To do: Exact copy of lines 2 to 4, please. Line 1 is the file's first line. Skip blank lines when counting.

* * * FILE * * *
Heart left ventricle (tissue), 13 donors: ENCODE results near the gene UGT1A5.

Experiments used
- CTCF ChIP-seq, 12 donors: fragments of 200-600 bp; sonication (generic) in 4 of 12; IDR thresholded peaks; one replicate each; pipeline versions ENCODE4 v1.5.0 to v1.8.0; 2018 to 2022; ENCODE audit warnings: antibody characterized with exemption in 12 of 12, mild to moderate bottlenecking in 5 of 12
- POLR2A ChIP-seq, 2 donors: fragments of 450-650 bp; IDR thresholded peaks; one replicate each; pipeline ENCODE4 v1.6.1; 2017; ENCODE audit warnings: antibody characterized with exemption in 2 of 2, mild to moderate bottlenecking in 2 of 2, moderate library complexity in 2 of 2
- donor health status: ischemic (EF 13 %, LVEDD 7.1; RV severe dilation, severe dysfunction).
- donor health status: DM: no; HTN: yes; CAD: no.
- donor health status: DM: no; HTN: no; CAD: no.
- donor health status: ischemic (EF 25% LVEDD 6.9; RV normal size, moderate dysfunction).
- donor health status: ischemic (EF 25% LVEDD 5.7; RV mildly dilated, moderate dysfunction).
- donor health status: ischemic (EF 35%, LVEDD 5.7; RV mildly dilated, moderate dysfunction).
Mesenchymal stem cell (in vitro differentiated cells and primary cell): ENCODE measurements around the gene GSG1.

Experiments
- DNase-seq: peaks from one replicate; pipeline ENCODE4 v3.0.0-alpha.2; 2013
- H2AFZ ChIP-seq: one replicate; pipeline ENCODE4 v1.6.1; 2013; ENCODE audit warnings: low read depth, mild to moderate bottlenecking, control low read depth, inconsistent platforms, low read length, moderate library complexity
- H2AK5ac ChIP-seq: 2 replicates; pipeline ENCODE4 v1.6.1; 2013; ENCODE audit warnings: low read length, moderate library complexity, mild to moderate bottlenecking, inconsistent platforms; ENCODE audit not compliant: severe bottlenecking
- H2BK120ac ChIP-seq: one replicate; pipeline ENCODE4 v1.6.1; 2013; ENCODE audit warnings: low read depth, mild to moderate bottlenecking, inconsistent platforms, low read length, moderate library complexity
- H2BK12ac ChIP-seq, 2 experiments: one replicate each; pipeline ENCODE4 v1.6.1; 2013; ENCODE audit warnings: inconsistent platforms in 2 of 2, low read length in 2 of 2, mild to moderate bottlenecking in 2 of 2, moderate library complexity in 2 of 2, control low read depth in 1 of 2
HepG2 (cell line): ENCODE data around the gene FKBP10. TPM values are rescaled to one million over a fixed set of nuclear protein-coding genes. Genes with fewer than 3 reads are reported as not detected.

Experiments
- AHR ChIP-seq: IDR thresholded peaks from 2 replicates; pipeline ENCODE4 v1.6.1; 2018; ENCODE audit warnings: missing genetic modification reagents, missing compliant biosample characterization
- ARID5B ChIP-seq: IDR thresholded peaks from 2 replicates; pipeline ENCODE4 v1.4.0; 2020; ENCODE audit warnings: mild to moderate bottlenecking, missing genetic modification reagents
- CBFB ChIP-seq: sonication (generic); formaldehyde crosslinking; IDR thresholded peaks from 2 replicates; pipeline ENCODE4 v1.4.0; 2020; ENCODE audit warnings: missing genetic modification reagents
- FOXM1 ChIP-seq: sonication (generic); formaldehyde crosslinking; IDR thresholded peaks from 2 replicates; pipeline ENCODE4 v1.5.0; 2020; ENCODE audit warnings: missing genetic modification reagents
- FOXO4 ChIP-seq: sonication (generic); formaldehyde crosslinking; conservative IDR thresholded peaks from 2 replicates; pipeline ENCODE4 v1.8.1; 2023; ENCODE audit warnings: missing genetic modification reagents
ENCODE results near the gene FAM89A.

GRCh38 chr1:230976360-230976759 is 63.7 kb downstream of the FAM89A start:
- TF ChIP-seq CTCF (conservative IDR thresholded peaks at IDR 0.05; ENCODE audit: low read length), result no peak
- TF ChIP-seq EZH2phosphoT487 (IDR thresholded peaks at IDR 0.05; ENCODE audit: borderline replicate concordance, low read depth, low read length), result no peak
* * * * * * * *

Experiments used
- CTCF ChIP-seq, 12 donors: fragments of 200-600 bp; sonication (generic) in 4 of 12; IDR thresholded peaks; one replicate each; pipeline versions ENCODE4 v1.5.0 to v1.8.0; 2018 to 2022; ENCODE audit warnings: antibody characterized with exemption in 12 of 12, mild to moderate bottlenecking in 5 of 12
- POLR2A ChIP-seq, 2 donors: fragments of 450-650 bp; IDR thresholded peaks; one replicate each; pipeline ENCODE4 v1.6.1; 2017; ENCODE audit warnings: antibody characterized with exemption in 2 of 2, mild to moderate bottlenecking in 2 of 2, moderate library complexity in 2 of 2